If you’ve been publishing your books on Amazon Kindle, then no doubt you have heard about the new Kindle Unlimited Program.
What is Kindle Unlimited?
It’s a new service offered to their customers, allowing members to download unlimited numbers of Kindle books and audiobooks, for a monthly subscription of $9.99 (at the time of writing). Currently this is only available to US customers.
From what I understand, only Kindle books enrolled in KDP Select are available to Kindle Unlimited customers. That is, only those Kindle books that are exclusive to Amazon (currently around 600,000 titles). As Kindle publishers, we have a choice when uploading our books. We can enroll them in KDP Select, for 90 day periods, during which time you are not allowed to have your book available anywhere else in digital form. In exchange, your book becomes available to Kindle Unlimited readers, Kindle lending library, and of course, Amazon’s promotional emails.
What does this all mean to Kindle Publishers?
When someone downloads your book via the Kindle Lending Library, you get a royalty, which is a percentage of the global fund that Amazon makes available every month.
When someone downloads your book via the Kindle Unlimited program, you DO NOT automatically make a royalty. To get the royalty, that download must read past the first 10% of the book. Once they go past the 10% mark, you then get the royalty added to your reports.
However, there seems to have been a bit of a miscommunication/reporting issue on Amazon in July, and to make up for it, Amazon look like they are paying out for all Kindle Unlimited downloads, even those that were not read past 10%. This will be fixed in August and only those downloads that were read past 10% will be paid.
The reports I just looked at for July have the Kindle unlimited and Lending library royalties rolled into a single figure, and each download/borrow is currently making $1.80 commission (for July, but this can change every month). That’s not bad if you are selling you books for $0.99, since you’d only get around 30 cents per purchase. As your book get’s more expensive, the download fee is less impressive, but, remember that a lot of downloaders would never have bought your book in the first place, so I see the download fee as additional income, not a direct replacement for a sales royalty.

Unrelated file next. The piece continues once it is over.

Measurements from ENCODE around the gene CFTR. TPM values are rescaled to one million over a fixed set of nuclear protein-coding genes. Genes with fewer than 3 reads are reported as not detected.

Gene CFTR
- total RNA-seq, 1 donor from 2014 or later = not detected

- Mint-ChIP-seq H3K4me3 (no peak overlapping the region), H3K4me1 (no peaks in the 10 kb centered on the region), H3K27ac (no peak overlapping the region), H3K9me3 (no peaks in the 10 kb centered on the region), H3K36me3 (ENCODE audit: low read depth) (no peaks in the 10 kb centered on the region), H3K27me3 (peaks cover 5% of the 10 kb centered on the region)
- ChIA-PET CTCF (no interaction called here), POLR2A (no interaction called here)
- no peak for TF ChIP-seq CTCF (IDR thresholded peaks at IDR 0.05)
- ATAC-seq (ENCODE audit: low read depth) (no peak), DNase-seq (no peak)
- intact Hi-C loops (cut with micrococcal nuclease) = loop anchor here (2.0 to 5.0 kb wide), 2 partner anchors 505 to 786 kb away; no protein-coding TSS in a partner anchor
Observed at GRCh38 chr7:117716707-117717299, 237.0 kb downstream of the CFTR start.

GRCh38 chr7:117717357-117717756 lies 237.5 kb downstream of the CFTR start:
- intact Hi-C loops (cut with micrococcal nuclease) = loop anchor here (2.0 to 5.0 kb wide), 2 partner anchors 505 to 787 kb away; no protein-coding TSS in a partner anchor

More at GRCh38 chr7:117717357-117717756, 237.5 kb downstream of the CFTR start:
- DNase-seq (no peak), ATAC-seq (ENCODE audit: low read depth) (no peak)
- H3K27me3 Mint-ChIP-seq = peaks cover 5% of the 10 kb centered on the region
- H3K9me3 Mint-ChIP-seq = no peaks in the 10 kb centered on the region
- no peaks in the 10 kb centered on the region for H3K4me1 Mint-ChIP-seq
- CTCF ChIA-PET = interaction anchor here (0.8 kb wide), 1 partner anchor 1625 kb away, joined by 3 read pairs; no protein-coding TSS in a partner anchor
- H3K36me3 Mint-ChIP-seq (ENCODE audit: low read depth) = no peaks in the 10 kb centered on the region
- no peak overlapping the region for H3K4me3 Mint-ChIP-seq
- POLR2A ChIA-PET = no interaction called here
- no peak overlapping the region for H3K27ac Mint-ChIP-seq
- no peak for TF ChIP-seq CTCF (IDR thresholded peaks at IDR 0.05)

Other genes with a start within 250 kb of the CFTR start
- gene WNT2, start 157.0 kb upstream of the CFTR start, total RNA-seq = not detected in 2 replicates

What can you do to increase reading past 10%?
Well, for my own non-fiction, much of the first 10% is taken up with a table of contents, disclaimer, a “What people are saying about the book”, etc. To get to the actual start of the book, the reader has to go well into the first 10%, so don’t need to read much to trigger the royalty. Have a think how you can do that in your books, encouraging readers past the first 10%. Incidentally, I believe that the first 10% is roughly what Amazon shows in the “Look Inside” feature of the book sales page. Of course, if you are writing fiction, that’s even more reason to make sure your first chapter or two are real page turners!
If you have any thoughts, or want to share your experiences so far with Kindle Unlimited (either as a publisher, or customer), please leave a comment below.
Not publishing your own books yet?
If you aren’t yet writing and publishing your own books on Kindle, you can read my review of the product that got me started back on 17th July 2012. You can also find out more about my own journey into Kindle publishing on a Facebook page I set up back on the 17th July 2012. On that page, I shared my income reports for the first few months. Here was my first one:
Obviously, things got a lot better!